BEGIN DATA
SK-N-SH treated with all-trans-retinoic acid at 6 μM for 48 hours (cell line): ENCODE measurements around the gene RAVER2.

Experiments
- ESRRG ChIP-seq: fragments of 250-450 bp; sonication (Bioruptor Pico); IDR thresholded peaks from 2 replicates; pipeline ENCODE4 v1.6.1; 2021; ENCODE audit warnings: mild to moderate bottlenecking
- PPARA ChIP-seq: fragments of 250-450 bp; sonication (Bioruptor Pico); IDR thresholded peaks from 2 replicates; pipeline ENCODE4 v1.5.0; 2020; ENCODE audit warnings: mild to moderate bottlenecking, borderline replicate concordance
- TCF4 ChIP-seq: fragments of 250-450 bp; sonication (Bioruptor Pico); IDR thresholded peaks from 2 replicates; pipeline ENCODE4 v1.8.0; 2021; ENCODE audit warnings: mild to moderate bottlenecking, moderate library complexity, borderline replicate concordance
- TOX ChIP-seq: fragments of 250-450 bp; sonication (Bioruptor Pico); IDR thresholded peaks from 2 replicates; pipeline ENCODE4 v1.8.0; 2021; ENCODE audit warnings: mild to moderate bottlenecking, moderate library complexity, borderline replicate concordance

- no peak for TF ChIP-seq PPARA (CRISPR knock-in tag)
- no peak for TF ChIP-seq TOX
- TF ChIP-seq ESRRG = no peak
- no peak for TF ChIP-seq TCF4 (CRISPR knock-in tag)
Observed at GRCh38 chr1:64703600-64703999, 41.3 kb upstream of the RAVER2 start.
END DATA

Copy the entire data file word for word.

SK-N-SH treated with all-trans-retinoic acid at 6 μM for 48 hours (cell line): ENCODE measurements around the gene RAVER2.

Experiments
- ESRRG ChIP-seq: fragments of 250-450 bp; sonication (Bioruptor Pico); IDR thresholded peaks from 2 replicates; pipeline ENCODE4 v1.6.1; 2021; ENCODE audit warnings: mild to moderate bottlenecking
- PPARA ChIP-seq: fragments of 250-450 bp; sonication (Bioruptor Pico); IDR thresholded peaks from 2 replicates; pipeline ENCODE4 v1.5.0; 2020; ENCODE audit warnings: mild to moderate bottlenecking, borderline replicate concordance
- TCF4 ChIP-seq: fragments of 250-450 bp; sonication (Bioruptor Pico); IDR thresholded peaks from 2 replicates; pipeline ENCODE4 v1.8.0; 2021; ENCODE audit warnings: mild to moderate bottlenecking, moderate library complexity, borderline replicate concordance
- TOX ChIP-seq: fragments of 250-450 bp; sonication (Bioruptor Pico); IDR thresholded peaks from 2 replicates; pipeline ENCODE4 v1.8.0; 2021; ENCODE audit warnings: mild to moderate bottlenecking, moderate library complexity, borderline replicate concordance

- no peak for TF ChIP-seq PPARA (CRISPR knock-in tag)
- no peak for TF ChIP-seq TOX
- TF ChIP-seq ESRRG = no peak
- no peak for TF ChIP-seq TCF4 (CRISPR knock-in tag)
Observed at GRCh38 chr1:64703600-64703999, 41.3 kb upstream of the RAVER2 start.